This was the first book I had read since leaving my post as a bookstore manager for the field of librarian that made me regret my decision, even for a moment. I wanted to have read an Advanced Reader’s Copy so I could have planned a huge release party in my store. I wanted to walk up to every single customer, regardless of what they were buying and tell them about Night Circus. I wanted to wear black and white everyday, with a different red accent, just to see who would notice. I could have sold the crap out of that book, and I knew whoever it was who was in my old post now would not have given the book a second thought. I felt bad for all my old customers, and hoped that the book would find itself into their life another way.
I know some people will read this book on an e-reader, but this magical book demands to be read on paper. The dust jacket, the interior art, the striped inlay, heck, even the font are all part of the enchantment of the story. An e-reader would just lessen the experience. There are literary elements to the story that conjure up musty old libraries and bookshops.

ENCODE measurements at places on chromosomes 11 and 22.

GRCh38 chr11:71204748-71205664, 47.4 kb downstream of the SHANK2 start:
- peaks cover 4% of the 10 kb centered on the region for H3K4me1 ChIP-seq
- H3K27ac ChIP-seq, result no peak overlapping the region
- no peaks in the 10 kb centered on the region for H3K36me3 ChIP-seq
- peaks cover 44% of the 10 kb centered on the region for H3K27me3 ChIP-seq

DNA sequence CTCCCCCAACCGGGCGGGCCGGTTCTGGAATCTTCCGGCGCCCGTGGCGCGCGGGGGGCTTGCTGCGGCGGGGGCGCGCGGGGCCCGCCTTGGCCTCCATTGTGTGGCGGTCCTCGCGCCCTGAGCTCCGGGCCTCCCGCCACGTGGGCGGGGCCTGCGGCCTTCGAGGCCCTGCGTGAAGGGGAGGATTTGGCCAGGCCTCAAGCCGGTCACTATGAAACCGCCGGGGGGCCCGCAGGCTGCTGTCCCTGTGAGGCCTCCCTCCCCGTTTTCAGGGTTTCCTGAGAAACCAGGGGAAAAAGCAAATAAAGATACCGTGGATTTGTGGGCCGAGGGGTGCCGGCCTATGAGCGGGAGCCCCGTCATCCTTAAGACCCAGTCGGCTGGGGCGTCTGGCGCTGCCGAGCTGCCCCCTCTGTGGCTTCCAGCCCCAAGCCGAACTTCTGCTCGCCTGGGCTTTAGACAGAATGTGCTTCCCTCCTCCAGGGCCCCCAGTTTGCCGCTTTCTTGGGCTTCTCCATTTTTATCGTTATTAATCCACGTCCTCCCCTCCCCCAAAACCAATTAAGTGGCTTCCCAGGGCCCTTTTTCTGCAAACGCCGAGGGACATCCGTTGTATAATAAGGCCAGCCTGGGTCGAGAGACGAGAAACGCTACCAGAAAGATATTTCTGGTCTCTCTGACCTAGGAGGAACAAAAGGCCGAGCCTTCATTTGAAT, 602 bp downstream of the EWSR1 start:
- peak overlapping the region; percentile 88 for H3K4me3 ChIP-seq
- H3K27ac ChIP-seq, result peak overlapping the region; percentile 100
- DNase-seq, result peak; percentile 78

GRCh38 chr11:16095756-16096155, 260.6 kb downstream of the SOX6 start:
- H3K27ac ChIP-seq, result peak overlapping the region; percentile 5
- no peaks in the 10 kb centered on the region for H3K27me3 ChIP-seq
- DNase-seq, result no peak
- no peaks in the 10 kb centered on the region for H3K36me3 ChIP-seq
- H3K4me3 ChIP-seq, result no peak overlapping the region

I have been a voracious reader and bibliophile for such a long time, that my imagination runs rampant with the details of a story. When I read, I see everything: faces, furniture, places, objects. I can construct the entire story in my mind, using only the author’s words, and my imagination. With The Night Circus, t didn’t work that way. I could see the general outline of things, get an impression, but the details were always hazy. I have an idea of what Celia Bowen looks like, but I could never attempt to describe her to anyone. I can just feel how she looks. The same goes for the Circus itself, it is more of a general feeling and atmosphere than it is a description. The other funny thing about that was that as soon as I left a character or a place, I would totally forget how they looked. I would have to reconstruct the circus in my mind every time I went back there. It was as if I was viewing everything through a mist or haze.